Westchester County Board of Legislators Chairman Ken Jenkins, a Yonkers Democrat, mounted a legal challenge last month seeking to annul the county’s recent agreement with non-proﬁt Sustainable Playland, Inc. to take over running the famed amusement park. The lawsuit, ﬁled on May 23 in state Supreme Court, challenges the outcome of an April 18 vote by the county’s Board of Acquisition and Contract, which is comprised of County Executive Rob Astorino, a Republican, the administration’s Budget Director Lawrence Soule and Jenkins, to approve the 10-year plan that would transfer management of the historic, county-owned 280-acre amusement park to the Rye-based organization. Playland’s revenue and attendance have dropped off sharply from one million people in 2005 to only 430,000 recorded last season, according to county administration ofﬁcials who have used those ﬁgures as a focus of their campaign to redevelop the amusement park. Astorino said the new agreement would stop the ﬁnancial bleeding as the countyowned park’s losses mount, and the burden on county taxpayers increases to an insupportable degree. According to county executive spokesman Ned McCormack, the administration’s position is that the agreement is not a lease because the county still maintains control and ownership of the park. The only difference is that management of the park is being outsourced to SPI, McCormack said, so, if things go awry, the county would still maintain ownership of the park. The deal with SPI is expected to bring $34 million in capital investments to go against the reported $32 million in debt the county has accrued in running the park. Sustainable Playland will pay the county a base fee of $4 million and will make annual payments to the county of $1.2 million to operate the park. Under SPI’s watch, the park will be open year-round instead of seasonally. SPI spokesperson Geoff Thompson said that Sustainable Playland’s priority is to restore the park while keeping its historic components intact as well as turn the park into a year-round destination for families and visitors from outside of the region. “We are...committed to seeing that Playland gets the attention and investment that it deserves and requires to continue to be a gem in the Westchester parks system,” Thompson said. “Anything that unnecessarily delays moving forward with our fully-vetted plan only serves to hurt the public, the taxpayers and Playland itself.” But Chairman Jenkins, who voted against the SPI agreement and ﬁled the lawsuit on his own, said Astorino and Soule’s votes exceeded their jurisdiction, thus violating the county charter. Although called an asset management agreement, under New York State law the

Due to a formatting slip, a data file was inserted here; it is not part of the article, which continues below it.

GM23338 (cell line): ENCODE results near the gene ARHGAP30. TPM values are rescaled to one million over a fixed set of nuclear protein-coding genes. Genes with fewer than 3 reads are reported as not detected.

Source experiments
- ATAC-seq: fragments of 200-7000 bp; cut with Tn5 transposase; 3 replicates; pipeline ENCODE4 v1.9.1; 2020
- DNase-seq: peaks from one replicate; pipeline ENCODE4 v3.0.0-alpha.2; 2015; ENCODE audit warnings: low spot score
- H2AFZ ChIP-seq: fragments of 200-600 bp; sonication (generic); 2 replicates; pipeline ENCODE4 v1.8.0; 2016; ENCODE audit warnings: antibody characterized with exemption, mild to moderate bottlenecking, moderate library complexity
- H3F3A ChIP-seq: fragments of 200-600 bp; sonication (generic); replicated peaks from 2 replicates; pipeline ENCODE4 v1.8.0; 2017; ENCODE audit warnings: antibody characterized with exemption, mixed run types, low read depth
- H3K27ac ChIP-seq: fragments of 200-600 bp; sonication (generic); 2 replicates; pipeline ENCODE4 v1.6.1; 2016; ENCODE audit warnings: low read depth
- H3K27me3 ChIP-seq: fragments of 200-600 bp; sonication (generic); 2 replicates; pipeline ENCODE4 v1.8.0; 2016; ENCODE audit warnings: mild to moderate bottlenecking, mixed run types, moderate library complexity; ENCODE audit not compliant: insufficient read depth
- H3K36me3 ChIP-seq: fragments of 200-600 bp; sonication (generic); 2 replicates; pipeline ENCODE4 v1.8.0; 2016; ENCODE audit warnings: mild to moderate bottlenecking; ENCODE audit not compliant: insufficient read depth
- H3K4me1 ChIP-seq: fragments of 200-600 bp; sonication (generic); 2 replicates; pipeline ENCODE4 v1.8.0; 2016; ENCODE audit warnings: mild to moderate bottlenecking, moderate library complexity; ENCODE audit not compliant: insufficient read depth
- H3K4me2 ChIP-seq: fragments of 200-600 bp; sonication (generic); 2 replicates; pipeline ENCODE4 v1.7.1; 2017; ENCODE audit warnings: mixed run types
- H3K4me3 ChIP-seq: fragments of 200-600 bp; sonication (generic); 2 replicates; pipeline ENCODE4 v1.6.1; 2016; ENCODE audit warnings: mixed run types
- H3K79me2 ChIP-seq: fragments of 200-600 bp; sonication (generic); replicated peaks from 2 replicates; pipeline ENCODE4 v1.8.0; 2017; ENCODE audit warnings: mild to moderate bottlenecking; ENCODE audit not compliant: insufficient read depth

agreement qualiﬁes as a lease, according to Jenkins, who said it “contains many provisions typical of a lease and conferring rights well beyond those of a licensee or holder of a mere temporary privilege.” Leases involving the county for more than ﬁve years must be approved by a twothirds vote of all members of the Board of Legislators. County Legislator Judy Myers, a Democrat whose legislative district contains the park, said that, as chairman of the Board of Legislators, it is Jenkins’ prerogative to ﬁle such lawsuits on his own. When it comes to the rest of the board, it is not clear whether there was widespread support for a lawsuit, or even whether legislators knew the suit would be ﬁled. A request for proposals was ﬁrst put out to bid by the county in 2010, soon after Astorino took ofﬁce, with the goal of reinventing the amusement park. On Oct. 11, 2012, the county executive signed a letter of intent to award the contract to Sustainable Playland. Astorino embraced the SPI plan following a review of 12 proposals analyzed by a 19-member citizens committee. Myers, who said, though she is in favor of the SPI plan and knows many of her constituents in District 7 are as well, said two actions by the county executive have made the legislators resistant to approving the agreement: The Astorino administration did not actively share the results of its ﬁnancial analysis about Playland’s performance and ﬁnancial details of the competing Playland proposals, and that Astorino and County Attorney Robert Meehan made efforts to move forward without legislature approval, a plan that ﬁzzled when it was determined that although the administration had the authority to agree to a management deal, any land use changes to the park required the Board of Legislators’ approval. According to county Legislator Jim Maisano, a Republican, the only instance in which board approval is needed is in the event of a physical or infrastructural change to the park—a provision that was conﬁrmed with County Attorney Robert Meehan. “I think that’s why the legislators are not interested [in the lawsuit],” he said. “We all already know we’re going to vote on Sustainable Playland, not on the initial agreement.” Since that agreement was reached, the legislature has gone to the competing organizations to get the information they need in order to complete their audit of the top four proposals and weigh each against the way Playland is currently run. According to Legislator Myers, the independent ﬁnancial ﬁrm, Marlin K. Wiggins, hired by the board is almost ﬁnished with their audit. If the Board of Legislators approves the SPI plan once it completes its independent audit of the ﬁnal four proposals, Sustainable Playland will take over the management of the park by Oct. 1. The park is expected to re-open under SPI on May 1, 2014.